In Bolivia, I was in a high plain area, I think it was about 16,000 feet. For some reason high altitude makes me have to go a lot! I tried to hold it but alas, it was not to be. “Senor” I said, “necessito ir al bano!” (thank goodness for 9th grade Spanish!) He pulled over and I showed my ass to all the Bolivians.

The best and most recent public wee was in China where “public restroom” takes another meaning. There are no partitions, only a row of 3 or 4 holes in the ground. You squat down next to your fellow woman and do what you have to do, right there in front of everyone. I was really nervous about peeing on my shoes in front of everyone; I was not as nervous (anymore!) about showing them my bum.

When in doubt, use the…Urinal?: Yup, I once had to use a urinal. Even better was that this was a “bathroom” with only three walls so when you are standing at the urinal, your back shows. Luckily I had a sarong and a friend to hold it up against the opening, acting like a 4th wall. How does this work, you may wonder. Well if you pull your pants all the way down and kind of straddle the urinal, its not really that bad at all. I was worried about peeing on my leg, but I narrowly escaped that fate.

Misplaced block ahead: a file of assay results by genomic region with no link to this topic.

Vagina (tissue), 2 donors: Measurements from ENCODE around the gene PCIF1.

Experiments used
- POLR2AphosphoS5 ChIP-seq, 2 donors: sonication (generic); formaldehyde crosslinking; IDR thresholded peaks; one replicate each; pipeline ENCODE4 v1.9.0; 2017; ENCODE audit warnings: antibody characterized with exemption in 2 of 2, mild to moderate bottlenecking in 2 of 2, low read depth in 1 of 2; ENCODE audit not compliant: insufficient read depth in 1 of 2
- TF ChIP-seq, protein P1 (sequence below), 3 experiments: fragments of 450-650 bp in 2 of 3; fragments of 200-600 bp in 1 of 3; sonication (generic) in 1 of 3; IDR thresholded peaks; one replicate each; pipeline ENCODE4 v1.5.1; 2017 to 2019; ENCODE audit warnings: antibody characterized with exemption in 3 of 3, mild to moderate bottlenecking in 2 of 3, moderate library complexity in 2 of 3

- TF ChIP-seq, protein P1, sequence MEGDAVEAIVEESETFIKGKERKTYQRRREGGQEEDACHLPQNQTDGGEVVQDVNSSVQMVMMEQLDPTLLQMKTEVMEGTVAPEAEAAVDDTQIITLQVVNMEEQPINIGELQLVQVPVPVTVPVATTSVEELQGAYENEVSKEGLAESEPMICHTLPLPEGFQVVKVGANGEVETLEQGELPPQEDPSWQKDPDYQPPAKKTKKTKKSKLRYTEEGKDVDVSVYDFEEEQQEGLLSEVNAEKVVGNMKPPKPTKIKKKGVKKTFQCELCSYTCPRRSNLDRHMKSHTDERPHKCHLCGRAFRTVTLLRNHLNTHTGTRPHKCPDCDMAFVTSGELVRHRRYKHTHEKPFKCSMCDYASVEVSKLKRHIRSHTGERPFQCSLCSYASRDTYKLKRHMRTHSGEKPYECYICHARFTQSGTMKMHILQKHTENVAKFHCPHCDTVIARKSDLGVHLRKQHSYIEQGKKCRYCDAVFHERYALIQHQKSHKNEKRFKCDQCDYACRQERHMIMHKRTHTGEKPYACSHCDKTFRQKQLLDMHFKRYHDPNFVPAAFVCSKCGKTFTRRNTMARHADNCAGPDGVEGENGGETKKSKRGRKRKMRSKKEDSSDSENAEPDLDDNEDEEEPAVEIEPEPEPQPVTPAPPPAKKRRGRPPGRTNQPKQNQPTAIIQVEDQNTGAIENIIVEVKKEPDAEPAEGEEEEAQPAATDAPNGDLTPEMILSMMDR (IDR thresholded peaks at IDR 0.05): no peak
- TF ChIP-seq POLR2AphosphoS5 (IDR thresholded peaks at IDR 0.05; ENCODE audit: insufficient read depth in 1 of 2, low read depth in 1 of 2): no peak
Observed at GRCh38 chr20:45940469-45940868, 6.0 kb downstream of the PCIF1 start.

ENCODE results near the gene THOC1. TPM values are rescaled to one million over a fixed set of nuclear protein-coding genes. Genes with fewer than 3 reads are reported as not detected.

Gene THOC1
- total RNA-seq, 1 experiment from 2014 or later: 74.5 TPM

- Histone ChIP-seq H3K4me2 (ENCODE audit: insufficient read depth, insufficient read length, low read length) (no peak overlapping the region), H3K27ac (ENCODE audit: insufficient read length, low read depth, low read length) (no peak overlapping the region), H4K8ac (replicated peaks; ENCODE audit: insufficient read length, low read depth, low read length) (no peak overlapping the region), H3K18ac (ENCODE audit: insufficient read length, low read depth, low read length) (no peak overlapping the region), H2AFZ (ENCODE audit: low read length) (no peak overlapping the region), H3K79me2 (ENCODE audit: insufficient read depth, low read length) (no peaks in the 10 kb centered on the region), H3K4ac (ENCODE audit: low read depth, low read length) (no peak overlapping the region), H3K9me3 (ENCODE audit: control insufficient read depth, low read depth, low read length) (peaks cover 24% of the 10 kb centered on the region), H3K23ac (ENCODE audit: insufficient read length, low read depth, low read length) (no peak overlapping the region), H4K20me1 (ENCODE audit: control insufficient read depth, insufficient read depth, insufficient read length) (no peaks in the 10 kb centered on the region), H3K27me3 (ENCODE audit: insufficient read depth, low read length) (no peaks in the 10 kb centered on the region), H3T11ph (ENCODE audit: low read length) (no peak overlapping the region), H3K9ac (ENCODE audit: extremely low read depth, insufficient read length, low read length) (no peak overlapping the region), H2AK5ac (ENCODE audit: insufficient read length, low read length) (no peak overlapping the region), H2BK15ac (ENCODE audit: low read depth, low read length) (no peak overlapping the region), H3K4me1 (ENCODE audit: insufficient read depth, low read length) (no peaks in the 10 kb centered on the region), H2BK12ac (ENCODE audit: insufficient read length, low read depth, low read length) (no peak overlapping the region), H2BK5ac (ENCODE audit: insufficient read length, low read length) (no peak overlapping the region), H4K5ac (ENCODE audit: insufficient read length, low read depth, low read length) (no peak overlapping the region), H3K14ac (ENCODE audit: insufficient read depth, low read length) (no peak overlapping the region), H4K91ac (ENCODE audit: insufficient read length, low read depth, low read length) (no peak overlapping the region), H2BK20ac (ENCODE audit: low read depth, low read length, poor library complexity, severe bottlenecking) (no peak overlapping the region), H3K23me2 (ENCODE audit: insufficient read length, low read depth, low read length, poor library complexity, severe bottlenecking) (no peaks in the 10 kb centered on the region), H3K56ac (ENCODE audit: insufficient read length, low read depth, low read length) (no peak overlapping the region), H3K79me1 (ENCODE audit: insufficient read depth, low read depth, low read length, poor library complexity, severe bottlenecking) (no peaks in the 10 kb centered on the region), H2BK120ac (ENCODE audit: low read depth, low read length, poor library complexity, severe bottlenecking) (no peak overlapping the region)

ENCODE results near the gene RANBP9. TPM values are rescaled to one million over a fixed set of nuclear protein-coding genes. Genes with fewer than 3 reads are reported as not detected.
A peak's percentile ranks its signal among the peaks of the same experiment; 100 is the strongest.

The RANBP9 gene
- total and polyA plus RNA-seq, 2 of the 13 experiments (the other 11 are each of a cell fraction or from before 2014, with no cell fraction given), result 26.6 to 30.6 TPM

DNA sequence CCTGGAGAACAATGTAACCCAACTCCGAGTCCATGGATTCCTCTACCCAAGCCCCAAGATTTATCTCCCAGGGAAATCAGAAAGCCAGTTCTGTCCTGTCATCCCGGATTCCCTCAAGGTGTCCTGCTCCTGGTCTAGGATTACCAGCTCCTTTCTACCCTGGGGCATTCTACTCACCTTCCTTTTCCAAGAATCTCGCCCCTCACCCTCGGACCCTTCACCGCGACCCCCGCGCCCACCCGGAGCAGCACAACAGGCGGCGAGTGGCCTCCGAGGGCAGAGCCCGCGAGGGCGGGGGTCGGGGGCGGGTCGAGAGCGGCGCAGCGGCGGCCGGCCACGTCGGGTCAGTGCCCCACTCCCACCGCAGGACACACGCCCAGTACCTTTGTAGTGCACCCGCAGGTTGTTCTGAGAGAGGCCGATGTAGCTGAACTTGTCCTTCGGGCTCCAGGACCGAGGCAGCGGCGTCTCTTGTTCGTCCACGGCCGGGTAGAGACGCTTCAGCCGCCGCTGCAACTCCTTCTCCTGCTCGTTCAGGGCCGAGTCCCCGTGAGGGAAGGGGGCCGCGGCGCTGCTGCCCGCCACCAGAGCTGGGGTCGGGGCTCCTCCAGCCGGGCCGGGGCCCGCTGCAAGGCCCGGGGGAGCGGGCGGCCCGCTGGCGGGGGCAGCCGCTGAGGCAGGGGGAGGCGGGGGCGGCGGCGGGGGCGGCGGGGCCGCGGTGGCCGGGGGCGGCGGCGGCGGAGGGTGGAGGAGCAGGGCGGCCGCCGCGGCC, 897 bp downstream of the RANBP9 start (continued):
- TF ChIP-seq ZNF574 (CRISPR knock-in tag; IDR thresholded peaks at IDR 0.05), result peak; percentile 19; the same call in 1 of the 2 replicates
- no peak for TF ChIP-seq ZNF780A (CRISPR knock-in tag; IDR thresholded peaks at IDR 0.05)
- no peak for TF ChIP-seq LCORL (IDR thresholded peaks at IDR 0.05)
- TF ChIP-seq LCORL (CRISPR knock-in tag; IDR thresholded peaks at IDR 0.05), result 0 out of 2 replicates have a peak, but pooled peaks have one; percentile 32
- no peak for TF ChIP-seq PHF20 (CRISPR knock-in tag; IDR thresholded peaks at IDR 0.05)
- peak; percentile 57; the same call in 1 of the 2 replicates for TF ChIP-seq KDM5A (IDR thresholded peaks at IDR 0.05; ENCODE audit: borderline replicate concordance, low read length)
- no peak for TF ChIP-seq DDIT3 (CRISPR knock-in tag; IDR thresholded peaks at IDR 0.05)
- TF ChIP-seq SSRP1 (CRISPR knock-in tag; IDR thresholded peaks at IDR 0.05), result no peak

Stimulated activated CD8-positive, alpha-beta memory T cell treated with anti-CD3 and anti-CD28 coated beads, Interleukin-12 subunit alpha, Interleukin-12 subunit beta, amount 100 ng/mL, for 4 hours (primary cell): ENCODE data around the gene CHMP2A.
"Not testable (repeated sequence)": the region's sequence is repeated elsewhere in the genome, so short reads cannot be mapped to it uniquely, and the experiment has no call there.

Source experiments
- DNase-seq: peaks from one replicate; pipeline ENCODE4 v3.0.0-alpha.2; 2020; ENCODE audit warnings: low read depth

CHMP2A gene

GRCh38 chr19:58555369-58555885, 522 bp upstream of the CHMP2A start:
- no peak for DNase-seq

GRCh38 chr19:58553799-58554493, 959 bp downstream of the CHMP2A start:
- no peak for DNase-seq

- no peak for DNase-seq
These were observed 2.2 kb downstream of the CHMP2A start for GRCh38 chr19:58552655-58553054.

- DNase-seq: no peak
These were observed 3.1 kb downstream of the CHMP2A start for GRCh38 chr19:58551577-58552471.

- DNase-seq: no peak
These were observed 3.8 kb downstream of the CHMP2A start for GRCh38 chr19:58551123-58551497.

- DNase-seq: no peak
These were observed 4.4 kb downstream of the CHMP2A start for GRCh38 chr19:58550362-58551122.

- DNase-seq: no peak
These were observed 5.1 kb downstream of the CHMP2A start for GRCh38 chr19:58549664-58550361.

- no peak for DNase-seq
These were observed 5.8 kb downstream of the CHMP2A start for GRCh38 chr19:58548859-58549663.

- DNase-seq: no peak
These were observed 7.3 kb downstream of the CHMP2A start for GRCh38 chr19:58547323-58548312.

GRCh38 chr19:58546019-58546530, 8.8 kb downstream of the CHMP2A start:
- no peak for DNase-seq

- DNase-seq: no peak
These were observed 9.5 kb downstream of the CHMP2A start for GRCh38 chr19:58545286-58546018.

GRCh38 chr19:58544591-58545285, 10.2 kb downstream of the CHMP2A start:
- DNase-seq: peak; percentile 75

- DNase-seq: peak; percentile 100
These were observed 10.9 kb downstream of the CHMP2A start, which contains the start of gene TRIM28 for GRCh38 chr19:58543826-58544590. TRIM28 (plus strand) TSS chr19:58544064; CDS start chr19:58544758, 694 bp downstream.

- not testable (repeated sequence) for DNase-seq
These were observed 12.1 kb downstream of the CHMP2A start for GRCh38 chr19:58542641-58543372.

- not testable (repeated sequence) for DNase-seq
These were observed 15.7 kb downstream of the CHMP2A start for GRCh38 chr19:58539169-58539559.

Where is the weirdest place you have had to use the bathroom? What has been your most difficult pee story?


Books! (A list)

Originally uploaded by kyria!
Note: if you have this in your reader twice, it's because for some reason blogger decided to post this before I was done. So, this one is the real one; the other one was just a draft! 

I wanted to keep a list of the books I have read this year. I may update this every few months. So, as of today, here are the books I have read so far. Like I have said before, when I am on the road, I pretty much read whatever I can get my hands on in English...so excuse me if they are a little strange! I put stars behind the ones I have not or probably will not review (based on 5 star system: 1 - bad, 2 - okay, 3 - good, 4 - very good, 5 - excellent)

Blink - Malcolm Gladwell (review here)
The Lost Symbol - Dan Brown (review on its way)
Big Cherry Holler - Adriana Trigiani **